If the thief is later found, the thief pays the double payment. If the deposited item was a sheep or an ox and the thief slaughtered or sold it, he pays the fourfold or fivefold payment. To whom does the thief pay? He gives the payment to the one who had the deposit in his possession when it was stolen, i.e., the bailee. When the bailee paid the owner for the stolen item, the owner granted the rights to the item to the bailee. Therefore, the bailee is entitled to any payment the thief presents for the item, be it compensation for the item’s value or a fine.

In the case of a bailee who took an oath and did not wish to pay, if the thief is then found and required to pay the double payment, or if he slaughtered or sold the animal and is required to pay the fourfold or fivefold payment, to whom does the thief pay? He gives the payment to the owner of the deposit, not the bailee.

GEMARA: The Gemara asks: Why does the mishna need to teach the case of one who deposits an animal, and why does the mishna need to teach the case of one who deposits vessels? The mishna could have sufficed with a general halakha about one who deposits any item.

The Gemara explains: Both are necessary, as, if the mishna taught only the case of one who deposits an animal, I would say: It is only with regard to an animal that the owner agrees to transfer rights to the double payment to the bailee when the bailee pays for the stolen item. This is due to the fact that the exertion required to tend to the animal, to bring the animal in and to take it out, is great. Consequently, when it becomes clear that the bailee was not responsible for the theft of the animal but nevertheless compensated the owner, the owner waives his rights to any compensation the thief will pay. But in the case of vessels, where the exertion that is required to tend to the vessels is not great, say that the owner does not transfer to the bailee rights to the double payment.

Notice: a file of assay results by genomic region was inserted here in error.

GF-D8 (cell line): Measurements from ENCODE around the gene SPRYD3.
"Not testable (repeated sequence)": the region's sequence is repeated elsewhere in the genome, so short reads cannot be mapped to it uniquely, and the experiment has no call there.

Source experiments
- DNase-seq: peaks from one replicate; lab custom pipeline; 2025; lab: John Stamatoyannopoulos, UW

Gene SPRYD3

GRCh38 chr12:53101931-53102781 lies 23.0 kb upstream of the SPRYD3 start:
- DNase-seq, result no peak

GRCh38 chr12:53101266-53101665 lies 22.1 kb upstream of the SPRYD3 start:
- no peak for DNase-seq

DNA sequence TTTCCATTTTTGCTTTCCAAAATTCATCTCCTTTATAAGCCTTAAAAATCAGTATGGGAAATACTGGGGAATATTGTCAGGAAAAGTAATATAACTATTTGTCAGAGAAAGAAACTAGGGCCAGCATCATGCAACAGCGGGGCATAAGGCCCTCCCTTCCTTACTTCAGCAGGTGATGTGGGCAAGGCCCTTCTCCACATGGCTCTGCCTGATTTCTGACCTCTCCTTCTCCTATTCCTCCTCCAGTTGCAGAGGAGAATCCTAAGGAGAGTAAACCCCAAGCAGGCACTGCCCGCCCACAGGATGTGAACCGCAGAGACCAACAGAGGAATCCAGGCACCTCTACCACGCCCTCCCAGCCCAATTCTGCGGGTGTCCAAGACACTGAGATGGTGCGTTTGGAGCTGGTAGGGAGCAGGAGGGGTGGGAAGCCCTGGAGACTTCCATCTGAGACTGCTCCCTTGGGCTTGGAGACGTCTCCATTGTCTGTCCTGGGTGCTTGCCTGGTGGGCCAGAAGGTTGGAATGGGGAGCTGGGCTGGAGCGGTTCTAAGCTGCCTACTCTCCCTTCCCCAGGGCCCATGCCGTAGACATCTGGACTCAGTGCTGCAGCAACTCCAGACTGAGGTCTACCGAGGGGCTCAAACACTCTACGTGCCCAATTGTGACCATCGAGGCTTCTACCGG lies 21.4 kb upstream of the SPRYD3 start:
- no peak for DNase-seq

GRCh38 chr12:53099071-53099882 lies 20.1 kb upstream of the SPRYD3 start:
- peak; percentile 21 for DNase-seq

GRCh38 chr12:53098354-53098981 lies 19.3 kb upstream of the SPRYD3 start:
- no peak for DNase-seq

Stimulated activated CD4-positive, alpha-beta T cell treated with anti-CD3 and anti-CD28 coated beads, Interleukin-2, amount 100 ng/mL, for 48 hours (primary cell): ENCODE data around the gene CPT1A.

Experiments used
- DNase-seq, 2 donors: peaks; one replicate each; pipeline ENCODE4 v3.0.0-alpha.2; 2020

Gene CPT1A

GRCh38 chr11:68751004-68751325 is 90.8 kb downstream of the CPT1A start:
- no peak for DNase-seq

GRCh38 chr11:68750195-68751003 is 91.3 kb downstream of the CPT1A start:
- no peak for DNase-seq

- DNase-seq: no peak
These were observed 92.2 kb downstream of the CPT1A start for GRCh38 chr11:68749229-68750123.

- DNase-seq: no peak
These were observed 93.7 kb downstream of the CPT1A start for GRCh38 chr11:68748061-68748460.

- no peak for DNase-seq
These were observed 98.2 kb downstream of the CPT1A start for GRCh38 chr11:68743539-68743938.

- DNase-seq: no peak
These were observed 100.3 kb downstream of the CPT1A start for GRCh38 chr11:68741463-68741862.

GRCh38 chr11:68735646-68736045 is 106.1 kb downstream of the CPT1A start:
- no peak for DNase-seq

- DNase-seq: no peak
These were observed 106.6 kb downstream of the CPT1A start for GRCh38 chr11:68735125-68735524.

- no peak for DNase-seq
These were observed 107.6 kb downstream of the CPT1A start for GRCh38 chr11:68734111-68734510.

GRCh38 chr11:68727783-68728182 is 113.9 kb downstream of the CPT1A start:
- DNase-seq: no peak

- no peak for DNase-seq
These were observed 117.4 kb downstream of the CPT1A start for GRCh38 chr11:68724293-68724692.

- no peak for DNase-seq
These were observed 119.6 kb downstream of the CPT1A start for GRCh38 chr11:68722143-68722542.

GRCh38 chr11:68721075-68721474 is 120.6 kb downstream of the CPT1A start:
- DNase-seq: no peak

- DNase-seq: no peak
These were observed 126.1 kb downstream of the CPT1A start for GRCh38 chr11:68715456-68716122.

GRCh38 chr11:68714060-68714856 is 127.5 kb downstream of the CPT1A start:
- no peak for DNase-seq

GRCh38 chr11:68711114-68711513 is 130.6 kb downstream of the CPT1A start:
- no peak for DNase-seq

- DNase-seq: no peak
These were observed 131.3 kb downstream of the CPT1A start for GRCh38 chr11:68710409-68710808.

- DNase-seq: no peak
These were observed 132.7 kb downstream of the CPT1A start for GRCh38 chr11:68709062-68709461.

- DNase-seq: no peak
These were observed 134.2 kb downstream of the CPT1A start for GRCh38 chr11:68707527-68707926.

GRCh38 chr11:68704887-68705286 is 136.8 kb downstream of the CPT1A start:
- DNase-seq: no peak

And had the mishna taught only the case of one who deposits vessels, I would say: It is only with regard to vessels that the owner transfers rights to the double payment to the bailee when the bailee pays for the lost item. This is due to the fact that double payment, in their case, is not substantial, as that is the maximum payment that he could receive. But in the case of an animal, where if the thief slaughtered or sold it, he pays the fourfold or fivefold payment, which is substantial, I would say that the owner does not transfer the rights to the double payment to the bailee. Therefore, both cases are necessary.

Rami bar Ḥama objects to the fundamental reasoning. How can the owner of the deposit transfer rights to the double payment to the bailee? But isn’t there a principle that one cannot transfer to another ownership of an entity that has not yet come into the world? Since the thief was not yet liable to pay the double payment when the bailee paid the owner for the item, there was no way to transfer rights to that payment to another person. And even according to Rabbi Meir, who says that a person can transfer to another ownership of an entity that has not yet come into the world, that statement applies to items such as the fruits of a date palm, which are likely to come into being, as they grow on a regular basis.

But here, where the transfer of rights to the payment is part of the initial agreement between the owner and the bailee, taking effect when the item is deposited,

Talmud - Bavli - The William Davidson digital edition of the Koren No=C3=A9 Talmud
with commentary by Rabbi Adin Steinsaltz Even-Israel (CC-BY-NC 4.0)
אדם סלומון